Before Covid, We Are Already Doing Gain-of-Function Research. But Why?


Examples of potential pandemic pathogens (PPP) include the influenza virus, SARS, and MERS — pathogens that may evolve into a pandemic. Gain-of-function (GOF) experiments, therefore, aim to emulate the evolution of a pathogen — such as in gaining virulence, infectivity, or transmissibility — to study what potential outbreaks or pandemics might look like. But is it wise to perform such GOF research?

How GOF experiments are done

GOF research can be done with two methods — site-directed mutagenesis and serial passaging.

Site-directed mutagenesis makes intentional changes in specific locations of a gene sequence. In essence, this genetic engineering technique artificially induces mutations in an organism.

Passaging means infecting cells or animals with a new microbe to accelerate natural evolution and adaptation in a new environment. Passaging is often done in iterations — serial passage — to gradually modify a specific microbial function. As serial passaging mimics natural evolution in a new environment, it does not count as genetic engineering.

History of GOF research in brief

In 2011, the National Science Advisory Board for Biosecurity (NSABB) halted the publication of two GOF studies involving the H5N1 influenza virus, which were the most controversial research ever done at that time.

Two separate research groups in the Netherlands and U.S. induced mutations in the H5N1 influenza virus genome and then passaged it in ferrets for multiple iterations to achieve airborne spread. Such GOF research warns that H5N1 influenza, which does not spread among humans, could evolve an aerosol transmission ability in mammals. “And thus pose a risk of becoming pandemic in humans,” concluded one of the studies.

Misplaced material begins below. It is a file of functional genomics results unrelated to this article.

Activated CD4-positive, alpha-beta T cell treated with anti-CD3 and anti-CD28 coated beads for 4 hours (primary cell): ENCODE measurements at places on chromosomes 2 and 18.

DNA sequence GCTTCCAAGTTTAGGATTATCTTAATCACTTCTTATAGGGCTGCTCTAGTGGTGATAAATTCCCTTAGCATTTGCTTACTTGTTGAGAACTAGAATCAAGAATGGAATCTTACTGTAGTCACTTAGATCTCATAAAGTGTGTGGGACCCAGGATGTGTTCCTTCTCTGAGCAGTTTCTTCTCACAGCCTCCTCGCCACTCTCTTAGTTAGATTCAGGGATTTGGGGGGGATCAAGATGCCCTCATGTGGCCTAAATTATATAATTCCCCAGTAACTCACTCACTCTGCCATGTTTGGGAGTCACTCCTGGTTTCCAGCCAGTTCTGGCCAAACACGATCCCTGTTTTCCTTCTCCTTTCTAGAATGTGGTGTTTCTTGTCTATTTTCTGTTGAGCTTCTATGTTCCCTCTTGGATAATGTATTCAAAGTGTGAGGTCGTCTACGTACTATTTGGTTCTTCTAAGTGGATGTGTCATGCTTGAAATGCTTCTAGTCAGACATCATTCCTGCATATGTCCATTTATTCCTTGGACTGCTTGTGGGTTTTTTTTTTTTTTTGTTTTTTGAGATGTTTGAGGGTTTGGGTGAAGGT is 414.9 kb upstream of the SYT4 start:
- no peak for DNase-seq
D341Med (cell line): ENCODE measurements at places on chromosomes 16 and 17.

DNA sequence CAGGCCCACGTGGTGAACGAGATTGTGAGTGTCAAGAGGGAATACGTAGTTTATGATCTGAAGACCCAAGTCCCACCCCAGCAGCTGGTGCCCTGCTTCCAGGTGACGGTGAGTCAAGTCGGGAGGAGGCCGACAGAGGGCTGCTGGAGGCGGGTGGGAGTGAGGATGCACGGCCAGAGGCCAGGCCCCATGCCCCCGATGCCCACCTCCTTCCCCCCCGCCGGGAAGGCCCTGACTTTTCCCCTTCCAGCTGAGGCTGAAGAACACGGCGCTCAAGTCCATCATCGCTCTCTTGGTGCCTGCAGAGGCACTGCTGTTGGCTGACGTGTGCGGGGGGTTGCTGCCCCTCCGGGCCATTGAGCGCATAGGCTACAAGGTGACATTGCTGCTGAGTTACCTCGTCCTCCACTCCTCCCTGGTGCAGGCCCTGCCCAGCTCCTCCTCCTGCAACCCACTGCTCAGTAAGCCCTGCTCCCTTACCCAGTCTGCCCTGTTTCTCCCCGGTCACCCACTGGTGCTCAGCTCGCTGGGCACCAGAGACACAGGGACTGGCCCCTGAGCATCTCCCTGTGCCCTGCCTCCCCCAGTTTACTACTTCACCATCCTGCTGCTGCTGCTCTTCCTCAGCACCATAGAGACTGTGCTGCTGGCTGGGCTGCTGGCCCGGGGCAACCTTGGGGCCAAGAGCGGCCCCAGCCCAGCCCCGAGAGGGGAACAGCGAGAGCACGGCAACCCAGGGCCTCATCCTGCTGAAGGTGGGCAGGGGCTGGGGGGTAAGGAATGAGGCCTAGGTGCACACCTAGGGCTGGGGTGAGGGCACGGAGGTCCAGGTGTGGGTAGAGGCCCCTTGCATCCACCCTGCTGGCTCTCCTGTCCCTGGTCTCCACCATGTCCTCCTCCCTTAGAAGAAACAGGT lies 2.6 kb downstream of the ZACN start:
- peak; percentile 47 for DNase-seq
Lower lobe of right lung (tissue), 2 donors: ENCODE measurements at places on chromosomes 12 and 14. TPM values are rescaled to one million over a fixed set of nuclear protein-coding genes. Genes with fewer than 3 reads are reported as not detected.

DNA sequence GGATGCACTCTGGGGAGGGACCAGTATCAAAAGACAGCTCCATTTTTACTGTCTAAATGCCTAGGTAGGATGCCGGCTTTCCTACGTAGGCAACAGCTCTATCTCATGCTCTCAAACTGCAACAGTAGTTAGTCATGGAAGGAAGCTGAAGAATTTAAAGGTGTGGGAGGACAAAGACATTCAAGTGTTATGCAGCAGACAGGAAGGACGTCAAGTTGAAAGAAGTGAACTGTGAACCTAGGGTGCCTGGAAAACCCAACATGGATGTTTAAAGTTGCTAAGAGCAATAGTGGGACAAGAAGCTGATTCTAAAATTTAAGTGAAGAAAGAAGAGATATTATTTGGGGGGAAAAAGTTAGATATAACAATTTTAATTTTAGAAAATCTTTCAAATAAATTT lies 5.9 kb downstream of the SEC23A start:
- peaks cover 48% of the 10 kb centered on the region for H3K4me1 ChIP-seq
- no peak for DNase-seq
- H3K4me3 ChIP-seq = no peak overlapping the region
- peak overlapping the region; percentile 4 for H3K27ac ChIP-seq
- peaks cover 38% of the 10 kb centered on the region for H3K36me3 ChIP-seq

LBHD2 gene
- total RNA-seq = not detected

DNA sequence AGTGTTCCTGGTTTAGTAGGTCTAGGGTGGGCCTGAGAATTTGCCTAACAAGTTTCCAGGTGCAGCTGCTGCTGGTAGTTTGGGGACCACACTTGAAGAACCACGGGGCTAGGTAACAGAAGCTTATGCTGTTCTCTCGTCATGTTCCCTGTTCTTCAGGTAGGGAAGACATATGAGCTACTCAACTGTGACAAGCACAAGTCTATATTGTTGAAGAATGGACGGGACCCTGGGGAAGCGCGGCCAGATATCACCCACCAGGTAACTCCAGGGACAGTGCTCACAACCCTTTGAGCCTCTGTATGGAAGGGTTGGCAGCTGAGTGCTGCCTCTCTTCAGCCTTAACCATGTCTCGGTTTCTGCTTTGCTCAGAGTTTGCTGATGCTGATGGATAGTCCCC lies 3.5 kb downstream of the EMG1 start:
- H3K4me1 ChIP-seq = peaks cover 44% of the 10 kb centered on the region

“Scientists believe it’s likely that the pathogen, if it emerged in nature or were released, would trigger an influenza pandemic, quite possibly with many millions of deaths,” Science reported. “[It’s] probably one of the most dangerous viruses you can make.” Further, the methods sections of those studies might give potential terrorists the blueprint to create bioweapons.

After intense debate, however, the NSABB reasoned that the benefits outweighed the risks. Both studies were ultimately published in 2012 in Science and Nature.

As long as such GOF experiments are done safely, then all are fine. However, records of lab accidents, even in the most advanced government laboratories, have raised more concerns about the continuation of GOF research. There are three examples in 2014 in the U.S. alone:

  1. In the Centers for Disease Control and Prevention (CDC) Anthrax lab incident, workers handled a live Anthrax bacterium that was thought to be dead because scientists did not inactivate the bacteria properly before leaving the lab. About 70 workers possibly exposed to Anthrax were treated with antibiotics and vaccinations, and nobody fell ill.
  2. In the CDC influenza lab incident, the shipment of a harmless H9N2 influenza strain to the USDA poultry lab was contaminated with a dangerous H5N1 influenza strain, although nobody got sick.